Charlotte learned a tough lesson yesterday as Chiquita declared it will shutter its headquarters located in Uptown. Despite the shock and disappointment about the decision, there will be much handwringing over the financial incentives package awarded to Chiquita by the city, the county, and the state to lure the company from Cincinnati, Ohio.
The deal promised more than $20 millions to Chiquita had it met hiring numbers and remained in Uptown for eleven years. Now, after a little more than three years, Chiquita is moving. The various levels of government are expecting the new owners – Cutrale and Safra Group – to pay back something near $2 millions, as they have promised to do.
Yet, this turn of events will cause elected officials to reassess the wisdom of these incentive packages. For former Chiquita CEO Fernando Aguirre, the answer to the question is a resounding ‘Yes’. It is the way of the world, he says. Charlotte has many amenities – warm weather, diverse and skilled workforce, an international airport – but in a hyper-competitive world, businesses will look for the best package.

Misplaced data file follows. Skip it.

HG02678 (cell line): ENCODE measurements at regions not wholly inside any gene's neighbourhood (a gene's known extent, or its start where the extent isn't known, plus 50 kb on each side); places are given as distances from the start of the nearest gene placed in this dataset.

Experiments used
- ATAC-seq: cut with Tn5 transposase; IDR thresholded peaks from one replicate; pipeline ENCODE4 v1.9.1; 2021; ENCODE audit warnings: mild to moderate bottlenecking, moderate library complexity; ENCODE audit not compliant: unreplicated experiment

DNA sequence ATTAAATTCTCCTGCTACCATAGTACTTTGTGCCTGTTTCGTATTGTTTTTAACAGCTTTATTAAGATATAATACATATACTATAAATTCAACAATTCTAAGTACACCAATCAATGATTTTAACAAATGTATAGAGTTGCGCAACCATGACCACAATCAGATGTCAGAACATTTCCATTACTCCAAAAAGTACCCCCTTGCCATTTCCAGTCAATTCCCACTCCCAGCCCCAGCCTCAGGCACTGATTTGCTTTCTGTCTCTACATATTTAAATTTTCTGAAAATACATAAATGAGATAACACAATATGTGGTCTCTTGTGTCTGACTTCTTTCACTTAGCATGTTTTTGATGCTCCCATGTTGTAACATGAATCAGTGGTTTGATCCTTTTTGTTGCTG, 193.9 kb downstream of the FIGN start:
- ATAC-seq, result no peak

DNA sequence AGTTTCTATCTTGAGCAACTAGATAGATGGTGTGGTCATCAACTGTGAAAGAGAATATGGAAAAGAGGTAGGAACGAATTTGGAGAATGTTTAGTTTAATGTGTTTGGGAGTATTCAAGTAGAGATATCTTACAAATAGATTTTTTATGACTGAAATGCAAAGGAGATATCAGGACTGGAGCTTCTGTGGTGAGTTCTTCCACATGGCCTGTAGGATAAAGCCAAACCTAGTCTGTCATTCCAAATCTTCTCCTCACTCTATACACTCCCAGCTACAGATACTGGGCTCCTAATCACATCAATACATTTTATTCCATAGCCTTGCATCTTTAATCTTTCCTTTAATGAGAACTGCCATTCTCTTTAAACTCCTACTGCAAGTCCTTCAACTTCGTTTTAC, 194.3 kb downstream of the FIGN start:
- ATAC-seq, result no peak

It is interesting to see Latin American firms beat US and European firms in this game. In this moment of capitalism, the world has seen several Latin American tycoons play very well, such as Carlos Slim (Grupo Carso), Daniel Servitje (Bimbo), and Luis Pagani (Arcor).
While the terms still heavily favor firms from the US and Europe, Latin American businessmen seize opportunities, Chiquita being just the latest. Yet, it would be premature to say that this is a sign of a golden era of Latin American business competing broadly at the international level. Rather, it seems to be a clear indication of further wealth concentration among a select group of actors as industries continue the march of concentration and centralization. And those guys get to do what they want while cities like Charlotte are left at times standing in the rain.